The Case of the Double Cross (I Can Read Book 2 Series)

The Case of the Double Cross (I Can Read Book 2 Series)

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by Crosby Bonsall, Crosby N. Bonsall
     
 

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Wizard's private eyes don't want any girls in their clubhouse. But a funny little man double-crosses the boys with a message in code. Then Marigold and her girlfriends get to show just how much the private eyes really need them.

Overview

Wizard's private eyes don't want any girls in their clubhouse. But a funny little man double-crosses the boys with a message in code. Then Marigold and her girlfriends get to show just how much the private eyes really need them.

Product Details

ISBN-13:
9780064440295
Publisher:
HarperCollins Publishers
Publication date:
04/28/1982
Series:
I Can Read Book 2 Series
Pages:
64
Sales rank:
1,136,483
Product dimensions:
5.50(w) x 8.50(h) x 0.16(d)
Lexile:
390L (what's this?)
Age Range:
6 - 8 Years

Meet the Author

Crosby Bonsall’s many beloved I Can Read Books include The Day I Had to Play with My Sister; And I Mean It, Stanley; The Case of the Hungry Stranger; and the My First I Can Read Book Mine’s the Best.

Crosby Bonsall’s many beloved I Can Read Books include The Day I Had to Play with My Sister; And I Mean It, Stanley; The Case of the Hungry Stranger; and the My First I Can Read Book Mine’s the Best.

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The Case of the Double Cross (I Can Read Book 2 Series) 2 out of 5 based on 0 ratings. 1 reviews.
HomeSchoolBookReview More than 1 year ago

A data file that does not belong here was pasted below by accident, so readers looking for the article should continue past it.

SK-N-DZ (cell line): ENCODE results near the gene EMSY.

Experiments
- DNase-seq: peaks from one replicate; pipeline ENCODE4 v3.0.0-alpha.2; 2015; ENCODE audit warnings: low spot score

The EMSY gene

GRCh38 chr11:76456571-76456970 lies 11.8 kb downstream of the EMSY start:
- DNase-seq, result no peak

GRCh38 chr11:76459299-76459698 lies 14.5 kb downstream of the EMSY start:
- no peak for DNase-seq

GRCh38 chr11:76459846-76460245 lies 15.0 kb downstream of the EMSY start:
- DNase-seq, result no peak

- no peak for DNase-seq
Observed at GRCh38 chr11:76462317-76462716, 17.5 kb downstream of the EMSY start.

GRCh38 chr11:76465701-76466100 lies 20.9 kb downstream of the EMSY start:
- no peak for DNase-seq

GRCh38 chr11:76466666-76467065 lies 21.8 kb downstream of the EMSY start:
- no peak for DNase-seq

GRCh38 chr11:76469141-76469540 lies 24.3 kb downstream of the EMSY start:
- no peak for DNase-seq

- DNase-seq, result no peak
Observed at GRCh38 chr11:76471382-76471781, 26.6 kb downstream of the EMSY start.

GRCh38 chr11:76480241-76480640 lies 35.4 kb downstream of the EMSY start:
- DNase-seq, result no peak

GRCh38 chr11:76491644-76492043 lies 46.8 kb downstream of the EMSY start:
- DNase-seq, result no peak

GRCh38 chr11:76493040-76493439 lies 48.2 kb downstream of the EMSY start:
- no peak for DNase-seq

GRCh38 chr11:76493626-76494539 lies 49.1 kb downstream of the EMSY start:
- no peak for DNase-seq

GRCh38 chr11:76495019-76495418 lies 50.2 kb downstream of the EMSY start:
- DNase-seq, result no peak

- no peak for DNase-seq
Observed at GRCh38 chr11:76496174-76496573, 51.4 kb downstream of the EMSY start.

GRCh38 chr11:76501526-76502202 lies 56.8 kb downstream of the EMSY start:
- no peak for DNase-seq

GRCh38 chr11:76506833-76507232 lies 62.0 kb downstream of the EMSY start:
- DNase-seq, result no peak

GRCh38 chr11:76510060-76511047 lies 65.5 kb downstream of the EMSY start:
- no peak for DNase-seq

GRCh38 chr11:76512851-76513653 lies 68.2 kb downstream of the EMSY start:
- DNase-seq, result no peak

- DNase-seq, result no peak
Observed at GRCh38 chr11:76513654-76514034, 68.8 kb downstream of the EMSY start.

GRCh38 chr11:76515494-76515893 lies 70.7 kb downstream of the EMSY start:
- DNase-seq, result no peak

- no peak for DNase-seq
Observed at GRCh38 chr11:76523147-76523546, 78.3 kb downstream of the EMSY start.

This is "An I Can Read Book" intended as a read aloud for preschoolers and an independent reader for beginning readers. I did not care for it. Wizard and his friends have a private eye club for boys only. The book opens with a girl named Marigold saying, "Mean, mean, full of beans, hope you get a hole in your jeans," because she wants to join the club, and it goes downhill from there. The whole plot revolves around the thinking that a club which says "No girls allowed" is inherently unfair. While I think that all of us would agree that it is nice for boys and girls to play together, the idea that a club for boys must allow girls is nothing but a politically correct notion. It is always interesting to me that women have demanded admittance to traditional men's colleges and laws have been passed to allow it, but there never seems to be any concurrent demand by men to be admitted to traditional women's colleges and the women's colleges remain proud that they are only for women. Our Constitution guarantees the right of association, and if a group of boys (or men) wish to have a club for boys (or men) only, they should have that right. I get tired of hearing all the bellyachers who whine, "It's not fair," every time they do not get what they want. There is much better literature for beginning readers than this.